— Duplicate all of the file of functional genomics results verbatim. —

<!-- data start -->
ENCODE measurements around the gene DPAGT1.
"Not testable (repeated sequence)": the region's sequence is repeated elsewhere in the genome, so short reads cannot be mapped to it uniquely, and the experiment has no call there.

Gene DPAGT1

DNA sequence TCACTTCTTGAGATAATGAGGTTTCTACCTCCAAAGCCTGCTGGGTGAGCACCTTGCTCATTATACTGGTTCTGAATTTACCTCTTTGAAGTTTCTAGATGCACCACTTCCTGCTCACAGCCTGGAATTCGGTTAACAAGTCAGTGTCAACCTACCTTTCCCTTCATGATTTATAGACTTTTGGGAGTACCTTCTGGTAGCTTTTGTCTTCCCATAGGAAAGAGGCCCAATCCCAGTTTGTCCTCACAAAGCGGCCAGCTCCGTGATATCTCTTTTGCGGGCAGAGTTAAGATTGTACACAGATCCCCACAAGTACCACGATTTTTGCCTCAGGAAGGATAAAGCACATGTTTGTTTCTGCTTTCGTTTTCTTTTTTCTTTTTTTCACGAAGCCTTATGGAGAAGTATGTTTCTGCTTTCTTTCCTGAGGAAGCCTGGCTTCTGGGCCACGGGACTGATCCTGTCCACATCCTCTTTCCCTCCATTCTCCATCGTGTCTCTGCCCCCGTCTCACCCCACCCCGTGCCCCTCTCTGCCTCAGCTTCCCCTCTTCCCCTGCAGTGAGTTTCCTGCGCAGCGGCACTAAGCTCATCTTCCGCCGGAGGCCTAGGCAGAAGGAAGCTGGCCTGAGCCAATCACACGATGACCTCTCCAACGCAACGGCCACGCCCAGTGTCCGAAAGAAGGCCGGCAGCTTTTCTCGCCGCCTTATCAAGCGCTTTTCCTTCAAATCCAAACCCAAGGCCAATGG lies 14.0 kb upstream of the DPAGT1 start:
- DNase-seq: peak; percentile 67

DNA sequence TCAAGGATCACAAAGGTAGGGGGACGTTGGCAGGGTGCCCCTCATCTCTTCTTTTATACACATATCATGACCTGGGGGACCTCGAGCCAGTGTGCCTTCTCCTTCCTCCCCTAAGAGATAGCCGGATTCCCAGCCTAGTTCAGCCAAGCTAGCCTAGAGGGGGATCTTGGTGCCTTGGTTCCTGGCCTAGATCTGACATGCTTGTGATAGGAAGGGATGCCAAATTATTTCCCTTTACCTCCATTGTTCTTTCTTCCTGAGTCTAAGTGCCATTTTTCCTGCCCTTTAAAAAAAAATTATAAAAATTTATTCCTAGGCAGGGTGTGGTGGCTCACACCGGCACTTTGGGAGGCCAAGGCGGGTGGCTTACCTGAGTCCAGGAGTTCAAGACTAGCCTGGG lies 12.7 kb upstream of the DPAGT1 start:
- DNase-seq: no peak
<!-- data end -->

ENCODE measurements around the gene DPAGT1.
"Not testable (repeated sequence)": the region's sequence is repeated elsewhere in the genome, so short reads cannot be mapped to it uniquely, and the experiment has no call there.

Gene DPAGT1

DNA sequence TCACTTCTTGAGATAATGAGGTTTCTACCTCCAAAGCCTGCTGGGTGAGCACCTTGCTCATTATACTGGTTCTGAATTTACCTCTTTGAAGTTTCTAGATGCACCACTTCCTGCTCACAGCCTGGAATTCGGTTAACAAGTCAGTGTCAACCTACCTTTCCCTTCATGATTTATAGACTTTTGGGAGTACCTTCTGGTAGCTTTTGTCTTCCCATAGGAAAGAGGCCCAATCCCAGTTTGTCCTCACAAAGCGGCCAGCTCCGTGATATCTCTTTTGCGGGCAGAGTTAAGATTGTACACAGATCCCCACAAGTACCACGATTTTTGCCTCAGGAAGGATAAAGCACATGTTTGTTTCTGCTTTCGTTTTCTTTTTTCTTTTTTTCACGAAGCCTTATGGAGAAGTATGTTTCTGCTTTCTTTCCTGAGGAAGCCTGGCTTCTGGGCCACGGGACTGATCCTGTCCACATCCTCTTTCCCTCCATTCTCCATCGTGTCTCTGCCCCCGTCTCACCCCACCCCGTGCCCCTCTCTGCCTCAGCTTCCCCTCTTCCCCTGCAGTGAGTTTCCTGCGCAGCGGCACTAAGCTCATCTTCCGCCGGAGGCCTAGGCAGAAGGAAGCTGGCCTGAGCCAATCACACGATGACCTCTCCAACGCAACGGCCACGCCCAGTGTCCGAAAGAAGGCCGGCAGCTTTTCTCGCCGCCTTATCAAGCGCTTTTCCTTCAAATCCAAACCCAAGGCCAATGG lies 14.0 kb upstream of the DPAGT1 start:
- DNase-seq: peak; percentile 67

DNA sequence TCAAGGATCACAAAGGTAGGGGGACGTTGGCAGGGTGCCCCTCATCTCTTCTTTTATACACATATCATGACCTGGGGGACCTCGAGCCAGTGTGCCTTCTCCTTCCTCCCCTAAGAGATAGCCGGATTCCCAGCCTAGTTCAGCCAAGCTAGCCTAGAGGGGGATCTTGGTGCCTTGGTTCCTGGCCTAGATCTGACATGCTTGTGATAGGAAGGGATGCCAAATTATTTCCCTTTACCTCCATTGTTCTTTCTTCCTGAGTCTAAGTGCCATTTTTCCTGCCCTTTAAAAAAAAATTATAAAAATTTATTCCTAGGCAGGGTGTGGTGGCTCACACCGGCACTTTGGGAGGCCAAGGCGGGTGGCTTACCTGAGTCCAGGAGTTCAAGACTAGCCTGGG lies 12.7 kb upstream of the DPAGT1 start:
- DNase-seq: no peak